Although I should have probably let this ball of yarn sit and breathe for awhile, I decided to knit. Despite the interval of several years since my last go at knitting, my fingers and hands moved in the right direction and the first inch of my simple, plain scarf is underway. That Uruguayan skein has been tamed and will gradually become a warm and wonderful piece that I'll wear around my neck. And, when I do, I'll aways remember how much work it took to even get to the first stitch.
Thursday, January 3, 2008
Yesterday was all of that as we shepherded Mom and Dad with all their accouterments and frailties to tour an assisted living facility in Shoreline. That's another story for another time. After we returned from that outing and they settled into their routine at Merrill Gardens (Mom in her chair and Dad in bed to sleep it off), MM and I stoked the fires with a double shot Americano each and headed out in the rain and gathering darkness of late afternoon to The Weaving Works, a little diversion after a long and sober day.
I was impressed. The yarns are gorgeous and there was so much selection that one barely knows how to begin. I've done some knitting in the past after my high school friend Ellen taught me a simple stitch with large needles. Since then I've knit perhaps half a dozen long, straight winter scarves with inexpensive yarn. Inspired by the thousands of skeins in all colors and styles, I found this yarn from Uruguay, hand dyed and "marblelized" blending all the fall browns and golds. I plan to knit (another) scarf and get my skills up so that perhaps I can advance to a more challenging project later.
Last night, as a just-before-bed project, I decided to roll the yarn into a ball from the loose skein. Mistake. I obviously don't know how to do this and spent over an hour with the biggest mess of tangled yarn in my lap. Working from both ends of the skein towards the middle has got to be all wrong but seemed the only way to make any progress. I finally gave up and so it sits, waiting to be worked on again today. The mass of yarn is so tight that it feels like I'm running a comb through dreadlocks. When my frustration gets impossible at one end of the skein, I try the other for awhile. Back and forth and back and forth I go while the matted mess in between gets tighter and tighter. I'd throw it all out and start fresh had I not spent a lot of money on this gorgeous yarn.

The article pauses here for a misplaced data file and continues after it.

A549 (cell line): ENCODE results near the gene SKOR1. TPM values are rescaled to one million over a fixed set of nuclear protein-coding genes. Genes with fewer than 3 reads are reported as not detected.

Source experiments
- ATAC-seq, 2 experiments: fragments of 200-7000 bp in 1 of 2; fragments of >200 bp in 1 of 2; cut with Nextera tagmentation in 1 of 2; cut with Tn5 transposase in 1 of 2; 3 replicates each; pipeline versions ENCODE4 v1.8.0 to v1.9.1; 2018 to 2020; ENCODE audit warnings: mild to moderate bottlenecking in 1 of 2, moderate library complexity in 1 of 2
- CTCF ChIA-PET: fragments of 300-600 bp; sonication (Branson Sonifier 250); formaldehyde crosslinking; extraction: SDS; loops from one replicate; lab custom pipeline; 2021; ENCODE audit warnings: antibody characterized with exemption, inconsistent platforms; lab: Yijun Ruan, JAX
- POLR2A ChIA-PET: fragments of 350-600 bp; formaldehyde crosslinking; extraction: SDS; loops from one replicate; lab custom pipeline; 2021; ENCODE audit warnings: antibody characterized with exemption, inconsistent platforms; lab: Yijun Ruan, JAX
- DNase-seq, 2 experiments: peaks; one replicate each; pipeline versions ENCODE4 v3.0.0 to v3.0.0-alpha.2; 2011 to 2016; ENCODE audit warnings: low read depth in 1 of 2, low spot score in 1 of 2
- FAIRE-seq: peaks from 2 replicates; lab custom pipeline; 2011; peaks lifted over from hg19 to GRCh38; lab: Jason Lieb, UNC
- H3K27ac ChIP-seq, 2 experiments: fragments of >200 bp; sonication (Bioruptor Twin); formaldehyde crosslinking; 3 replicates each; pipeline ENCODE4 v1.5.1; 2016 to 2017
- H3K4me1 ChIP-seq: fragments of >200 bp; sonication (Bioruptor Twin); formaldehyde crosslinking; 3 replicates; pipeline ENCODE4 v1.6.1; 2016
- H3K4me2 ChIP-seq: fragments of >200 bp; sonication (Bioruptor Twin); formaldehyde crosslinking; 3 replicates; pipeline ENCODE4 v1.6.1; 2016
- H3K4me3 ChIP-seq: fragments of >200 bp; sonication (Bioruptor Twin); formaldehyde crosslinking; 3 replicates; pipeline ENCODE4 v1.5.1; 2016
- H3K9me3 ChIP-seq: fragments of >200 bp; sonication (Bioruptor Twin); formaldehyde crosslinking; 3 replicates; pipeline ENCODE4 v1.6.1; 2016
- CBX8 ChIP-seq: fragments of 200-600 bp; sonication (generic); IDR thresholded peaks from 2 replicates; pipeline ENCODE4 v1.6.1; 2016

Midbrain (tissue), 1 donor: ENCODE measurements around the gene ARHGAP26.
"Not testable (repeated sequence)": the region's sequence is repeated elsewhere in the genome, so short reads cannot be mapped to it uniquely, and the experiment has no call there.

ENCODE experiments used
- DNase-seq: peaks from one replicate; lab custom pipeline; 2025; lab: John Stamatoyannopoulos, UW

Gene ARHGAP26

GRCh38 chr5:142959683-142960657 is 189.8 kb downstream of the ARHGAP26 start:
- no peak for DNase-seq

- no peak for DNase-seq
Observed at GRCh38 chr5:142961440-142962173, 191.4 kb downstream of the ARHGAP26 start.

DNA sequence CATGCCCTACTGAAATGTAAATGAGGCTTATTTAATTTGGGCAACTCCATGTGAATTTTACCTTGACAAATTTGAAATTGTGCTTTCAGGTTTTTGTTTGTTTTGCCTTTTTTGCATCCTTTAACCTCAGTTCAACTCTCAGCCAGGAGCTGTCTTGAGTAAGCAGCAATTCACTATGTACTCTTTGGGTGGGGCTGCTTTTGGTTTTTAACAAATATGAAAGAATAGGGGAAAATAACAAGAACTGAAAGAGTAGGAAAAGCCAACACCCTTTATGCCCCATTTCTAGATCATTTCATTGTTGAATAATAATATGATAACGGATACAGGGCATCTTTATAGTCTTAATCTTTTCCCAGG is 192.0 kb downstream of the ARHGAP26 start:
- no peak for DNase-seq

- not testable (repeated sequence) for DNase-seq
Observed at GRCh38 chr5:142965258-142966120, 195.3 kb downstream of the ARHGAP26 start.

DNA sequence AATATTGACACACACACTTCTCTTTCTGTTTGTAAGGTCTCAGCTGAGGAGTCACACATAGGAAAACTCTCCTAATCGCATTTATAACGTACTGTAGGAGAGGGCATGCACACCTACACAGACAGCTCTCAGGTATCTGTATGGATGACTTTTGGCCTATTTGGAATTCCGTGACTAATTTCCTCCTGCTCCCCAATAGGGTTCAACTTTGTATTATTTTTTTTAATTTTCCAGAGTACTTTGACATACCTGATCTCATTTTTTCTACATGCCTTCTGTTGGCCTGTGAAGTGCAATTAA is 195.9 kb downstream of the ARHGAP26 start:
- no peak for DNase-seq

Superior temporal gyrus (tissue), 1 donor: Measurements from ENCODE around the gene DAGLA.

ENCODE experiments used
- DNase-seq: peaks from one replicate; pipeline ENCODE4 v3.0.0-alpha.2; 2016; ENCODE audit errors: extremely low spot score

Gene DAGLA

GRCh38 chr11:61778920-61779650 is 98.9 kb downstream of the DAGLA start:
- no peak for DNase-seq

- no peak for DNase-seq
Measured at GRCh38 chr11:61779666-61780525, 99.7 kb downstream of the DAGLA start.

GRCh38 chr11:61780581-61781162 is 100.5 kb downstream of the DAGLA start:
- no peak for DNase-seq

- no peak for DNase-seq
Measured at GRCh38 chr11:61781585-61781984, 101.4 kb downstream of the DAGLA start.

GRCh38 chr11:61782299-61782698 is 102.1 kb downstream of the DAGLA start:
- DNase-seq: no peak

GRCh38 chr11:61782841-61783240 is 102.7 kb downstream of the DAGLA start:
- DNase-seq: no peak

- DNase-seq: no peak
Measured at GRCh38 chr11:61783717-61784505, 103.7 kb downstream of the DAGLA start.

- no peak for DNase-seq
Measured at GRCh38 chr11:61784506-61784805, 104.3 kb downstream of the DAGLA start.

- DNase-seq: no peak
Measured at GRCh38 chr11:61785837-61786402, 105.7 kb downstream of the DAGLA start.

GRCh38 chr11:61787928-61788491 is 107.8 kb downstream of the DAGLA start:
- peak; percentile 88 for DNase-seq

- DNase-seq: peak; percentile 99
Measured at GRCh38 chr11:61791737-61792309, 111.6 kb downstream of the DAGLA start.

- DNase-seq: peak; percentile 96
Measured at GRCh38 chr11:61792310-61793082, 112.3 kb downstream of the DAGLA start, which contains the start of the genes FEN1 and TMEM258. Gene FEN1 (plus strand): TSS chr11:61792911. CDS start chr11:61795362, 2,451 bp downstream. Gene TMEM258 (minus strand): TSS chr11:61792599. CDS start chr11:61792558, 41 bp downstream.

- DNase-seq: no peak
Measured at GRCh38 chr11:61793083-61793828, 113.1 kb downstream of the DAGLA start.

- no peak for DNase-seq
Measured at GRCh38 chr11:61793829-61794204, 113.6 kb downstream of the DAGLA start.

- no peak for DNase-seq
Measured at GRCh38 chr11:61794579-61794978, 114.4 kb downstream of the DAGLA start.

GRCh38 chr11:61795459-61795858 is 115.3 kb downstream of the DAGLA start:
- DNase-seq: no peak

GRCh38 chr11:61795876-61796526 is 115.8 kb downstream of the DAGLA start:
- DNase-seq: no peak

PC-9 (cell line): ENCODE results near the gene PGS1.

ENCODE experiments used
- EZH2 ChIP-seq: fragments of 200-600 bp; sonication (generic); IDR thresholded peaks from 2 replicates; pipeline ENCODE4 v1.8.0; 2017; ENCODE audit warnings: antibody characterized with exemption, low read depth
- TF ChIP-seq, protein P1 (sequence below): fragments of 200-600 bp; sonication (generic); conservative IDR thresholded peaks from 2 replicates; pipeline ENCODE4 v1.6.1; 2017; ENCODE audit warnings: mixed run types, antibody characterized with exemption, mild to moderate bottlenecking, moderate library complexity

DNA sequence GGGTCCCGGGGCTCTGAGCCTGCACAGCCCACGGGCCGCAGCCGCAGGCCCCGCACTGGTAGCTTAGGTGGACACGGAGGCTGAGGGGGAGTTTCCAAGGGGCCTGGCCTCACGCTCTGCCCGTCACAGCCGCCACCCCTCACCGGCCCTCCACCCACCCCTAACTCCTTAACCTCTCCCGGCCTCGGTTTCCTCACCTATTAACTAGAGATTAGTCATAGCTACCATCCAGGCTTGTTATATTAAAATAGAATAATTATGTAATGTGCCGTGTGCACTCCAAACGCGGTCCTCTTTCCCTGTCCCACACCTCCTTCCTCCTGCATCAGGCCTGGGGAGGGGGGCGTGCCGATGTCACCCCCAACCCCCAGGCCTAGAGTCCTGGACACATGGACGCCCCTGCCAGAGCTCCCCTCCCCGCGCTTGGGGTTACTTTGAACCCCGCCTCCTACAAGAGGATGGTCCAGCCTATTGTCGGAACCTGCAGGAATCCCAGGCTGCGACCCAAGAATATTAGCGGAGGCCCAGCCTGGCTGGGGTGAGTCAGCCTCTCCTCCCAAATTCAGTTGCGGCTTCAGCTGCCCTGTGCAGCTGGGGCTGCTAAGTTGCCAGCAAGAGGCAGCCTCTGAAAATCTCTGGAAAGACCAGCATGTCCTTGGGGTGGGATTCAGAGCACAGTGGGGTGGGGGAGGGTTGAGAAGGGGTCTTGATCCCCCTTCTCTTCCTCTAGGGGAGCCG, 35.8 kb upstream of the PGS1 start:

Meantime, I'm sick with a cold and have a migraine. But, I did do myself a good deed today and gave the only available car to Laura for the day. I am therefore house-bound on this rainy, cold winter day and that's probably the best thing for me. That and the ball of tangled yarn.
Would that the mindful process of untangling this yarn help to shine light on how to untangle other things that may be more subtle but more challenging in my life.
Tuesday, January 1, 2008
The bigger issue is: who cares? But, this is the musing of my insomniac mind as we roll over into another year. When in this new millennium (and century) will we dispense with the "Two thousand" and just use "Twenty"? Probably in 2010.
To one and all; Happy New Year in this "Twenty Eight"!